As well as being intellectually and spiritually nourishing, Francine says the Theology of the Body provides encouragement as they help to prevent divorce and keep families together wherever possible.

When marriages flourish, she says, it’s not only important for the emotional well-being of the individuals involved but speaks fundamentally to the credibility of God’s redemptive storyline in the world and thus aids the work of evangelisation.

TOB begins to unpack ‘incarnation’ as the source and key to our fundamental ‘identity’ questions. – Anna Khron

“How marriage fares in the world is really important because if marriages are falling apart all over the place, people don’t have any confidence in the feasibility of marriage as freely given, freely open to life, totally sexually exclusive and so on.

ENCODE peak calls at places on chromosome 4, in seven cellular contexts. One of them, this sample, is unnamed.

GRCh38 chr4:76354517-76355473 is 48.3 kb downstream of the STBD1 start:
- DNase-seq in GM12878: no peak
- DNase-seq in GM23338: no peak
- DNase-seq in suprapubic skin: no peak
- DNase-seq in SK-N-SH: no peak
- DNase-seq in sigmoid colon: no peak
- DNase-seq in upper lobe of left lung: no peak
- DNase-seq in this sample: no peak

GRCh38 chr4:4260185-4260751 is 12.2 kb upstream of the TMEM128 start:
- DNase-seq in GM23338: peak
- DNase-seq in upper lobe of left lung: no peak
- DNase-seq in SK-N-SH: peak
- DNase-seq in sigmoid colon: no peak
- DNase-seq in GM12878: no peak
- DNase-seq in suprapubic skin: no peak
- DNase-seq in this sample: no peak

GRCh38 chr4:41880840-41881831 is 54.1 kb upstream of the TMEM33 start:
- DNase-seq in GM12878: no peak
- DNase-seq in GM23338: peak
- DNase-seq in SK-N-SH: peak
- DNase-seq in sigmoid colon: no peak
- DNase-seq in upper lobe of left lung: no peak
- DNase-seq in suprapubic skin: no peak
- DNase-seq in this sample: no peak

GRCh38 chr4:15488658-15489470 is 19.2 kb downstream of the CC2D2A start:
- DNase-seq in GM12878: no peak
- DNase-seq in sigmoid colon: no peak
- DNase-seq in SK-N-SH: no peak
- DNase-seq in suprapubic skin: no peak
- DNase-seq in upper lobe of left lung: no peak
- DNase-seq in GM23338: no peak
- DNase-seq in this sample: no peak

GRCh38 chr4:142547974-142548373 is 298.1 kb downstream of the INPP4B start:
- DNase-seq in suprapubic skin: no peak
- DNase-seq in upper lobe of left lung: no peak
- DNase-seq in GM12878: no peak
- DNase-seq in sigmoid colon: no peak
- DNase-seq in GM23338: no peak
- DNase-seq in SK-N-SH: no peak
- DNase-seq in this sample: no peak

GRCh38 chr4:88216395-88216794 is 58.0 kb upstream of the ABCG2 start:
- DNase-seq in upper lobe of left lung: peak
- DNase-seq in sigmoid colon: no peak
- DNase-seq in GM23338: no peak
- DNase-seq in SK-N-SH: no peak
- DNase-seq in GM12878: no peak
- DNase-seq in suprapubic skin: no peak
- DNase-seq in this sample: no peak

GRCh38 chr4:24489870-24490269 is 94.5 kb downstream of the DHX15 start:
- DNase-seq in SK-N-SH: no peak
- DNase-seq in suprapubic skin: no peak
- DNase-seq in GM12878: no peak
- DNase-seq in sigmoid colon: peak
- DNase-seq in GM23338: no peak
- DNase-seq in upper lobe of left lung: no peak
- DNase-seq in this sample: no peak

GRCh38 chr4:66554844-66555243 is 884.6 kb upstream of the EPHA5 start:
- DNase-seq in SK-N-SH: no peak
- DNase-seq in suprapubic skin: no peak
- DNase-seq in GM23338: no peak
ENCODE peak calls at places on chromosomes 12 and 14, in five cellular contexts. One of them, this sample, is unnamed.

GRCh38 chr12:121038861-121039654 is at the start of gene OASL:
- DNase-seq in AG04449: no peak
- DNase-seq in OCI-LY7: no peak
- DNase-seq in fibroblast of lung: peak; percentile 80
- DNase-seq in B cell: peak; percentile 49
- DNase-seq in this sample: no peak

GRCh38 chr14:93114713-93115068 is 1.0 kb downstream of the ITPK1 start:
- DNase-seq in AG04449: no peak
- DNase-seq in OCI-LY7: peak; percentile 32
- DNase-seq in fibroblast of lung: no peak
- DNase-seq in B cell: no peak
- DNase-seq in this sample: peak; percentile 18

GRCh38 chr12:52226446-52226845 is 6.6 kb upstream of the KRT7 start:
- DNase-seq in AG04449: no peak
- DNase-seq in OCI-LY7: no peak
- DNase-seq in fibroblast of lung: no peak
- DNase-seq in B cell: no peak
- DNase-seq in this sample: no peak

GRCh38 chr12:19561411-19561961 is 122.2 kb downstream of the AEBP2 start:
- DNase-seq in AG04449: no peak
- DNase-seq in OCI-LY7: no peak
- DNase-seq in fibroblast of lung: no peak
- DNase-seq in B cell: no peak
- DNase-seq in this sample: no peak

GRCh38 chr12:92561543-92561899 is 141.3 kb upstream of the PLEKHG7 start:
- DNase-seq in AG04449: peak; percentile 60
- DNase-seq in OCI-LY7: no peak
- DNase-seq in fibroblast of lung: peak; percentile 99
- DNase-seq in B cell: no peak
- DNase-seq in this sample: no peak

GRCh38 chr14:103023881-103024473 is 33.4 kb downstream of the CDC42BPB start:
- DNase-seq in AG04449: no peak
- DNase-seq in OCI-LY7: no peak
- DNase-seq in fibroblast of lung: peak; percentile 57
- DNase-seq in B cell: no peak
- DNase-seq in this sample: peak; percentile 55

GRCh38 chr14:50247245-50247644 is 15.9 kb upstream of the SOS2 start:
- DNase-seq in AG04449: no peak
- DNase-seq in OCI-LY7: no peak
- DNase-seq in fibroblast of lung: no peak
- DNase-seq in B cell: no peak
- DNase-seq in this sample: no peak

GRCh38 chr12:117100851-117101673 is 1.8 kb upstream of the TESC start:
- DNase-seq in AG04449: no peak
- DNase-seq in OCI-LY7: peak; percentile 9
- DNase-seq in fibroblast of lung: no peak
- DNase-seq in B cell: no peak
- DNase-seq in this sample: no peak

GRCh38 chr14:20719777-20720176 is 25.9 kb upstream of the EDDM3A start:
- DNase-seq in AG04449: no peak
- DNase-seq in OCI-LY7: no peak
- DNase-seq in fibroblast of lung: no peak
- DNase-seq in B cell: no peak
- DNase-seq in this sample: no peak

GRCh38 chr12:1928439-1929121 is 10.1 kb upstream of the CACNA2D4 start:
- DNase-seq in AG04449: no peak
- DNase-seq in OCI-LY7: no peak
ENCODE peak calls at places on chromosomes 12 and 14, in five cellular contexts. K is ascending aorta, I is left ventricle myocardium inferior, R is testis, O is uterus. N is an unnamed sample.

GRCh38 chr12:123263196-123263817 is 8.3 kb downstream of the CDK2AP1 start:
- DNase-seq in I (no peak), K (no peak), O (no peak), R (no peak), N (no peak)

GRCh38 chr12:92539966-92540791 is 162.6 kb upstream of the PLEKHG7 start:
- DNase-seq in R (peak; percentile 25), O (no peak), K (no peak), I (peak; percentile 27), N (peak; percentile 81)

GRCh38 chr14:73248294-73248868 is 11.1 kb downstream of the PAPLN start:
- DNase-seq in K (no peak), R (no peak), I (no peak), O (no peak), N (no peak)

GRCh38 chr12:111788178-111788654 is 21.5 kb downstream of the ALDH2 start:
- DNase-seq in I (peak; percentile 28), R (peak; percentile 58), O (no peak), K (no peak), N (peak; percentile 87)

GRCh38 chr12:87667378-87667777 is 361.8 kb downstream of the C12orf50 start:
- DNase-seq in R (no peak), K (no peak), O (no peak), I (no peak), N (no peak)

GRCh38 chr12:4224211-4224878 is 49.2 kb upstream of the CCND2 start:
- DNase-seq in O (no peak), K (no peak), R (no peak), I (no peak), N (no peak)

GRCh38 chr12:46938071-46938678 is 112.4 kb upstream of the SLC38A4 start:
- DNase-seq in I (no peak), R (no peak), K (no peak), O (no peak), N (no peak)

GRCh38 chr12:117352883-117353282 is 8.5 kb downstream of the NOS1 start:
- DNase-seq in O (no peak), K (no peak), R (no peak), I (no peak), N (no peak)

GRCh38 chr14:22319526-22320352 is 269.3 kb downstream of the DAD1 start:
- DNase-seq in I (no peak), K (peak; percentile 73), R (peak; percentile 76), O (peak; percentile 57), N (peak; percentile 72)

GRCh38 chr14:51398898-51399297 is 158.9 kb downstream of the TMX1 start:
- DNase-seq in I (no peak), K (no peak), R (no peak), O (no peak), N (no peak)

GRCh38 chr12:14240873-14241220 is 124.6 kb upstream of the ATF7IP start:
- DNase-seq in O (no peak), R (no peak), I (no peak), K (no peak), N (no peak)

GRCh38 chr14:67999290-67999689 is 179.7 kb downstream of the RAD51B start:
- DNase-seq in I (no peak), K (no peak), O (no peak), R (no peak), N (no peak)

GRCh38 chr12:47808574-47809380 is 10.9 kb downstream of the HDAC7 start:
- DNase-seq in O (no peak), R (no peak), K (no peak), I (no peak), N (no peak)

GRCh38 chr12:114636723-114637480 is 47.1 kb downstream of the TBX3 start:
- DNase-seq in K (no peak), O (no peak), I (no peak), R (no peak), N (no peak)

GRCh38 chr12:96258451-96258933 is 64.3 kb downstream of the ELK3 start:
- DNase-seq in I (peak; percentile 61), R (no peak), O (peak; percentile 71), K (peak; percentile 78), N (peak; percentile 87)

“How then can you speak to people about Christ who loves you with all the passion of a bridegroom on his wedding night, about God who wants to be reunited with you with the same or even more urgency?

“Today when there’s been so much doubt cast on the Church’s teaching and wisdom, including in the area of sexual morality, people who get into the Theology of the Body find that it just brings all those things into crystal sharp focus. It consolidates them in a way that you go, ‘Oh, my gosh, I now get why the Church has been teaching this. This is actually genuine life-giving wisdom.”

Educator and the convenor of Anima Women’s Network, Anna Krohn, said that Pope St John Paul II’s powerful reflections remain a constant gold mine and are an essential interpretative key in her own faith life as well as her writing, teaching and formation work with women, young adults and even with people of shared or other faiths.

Anna Krohn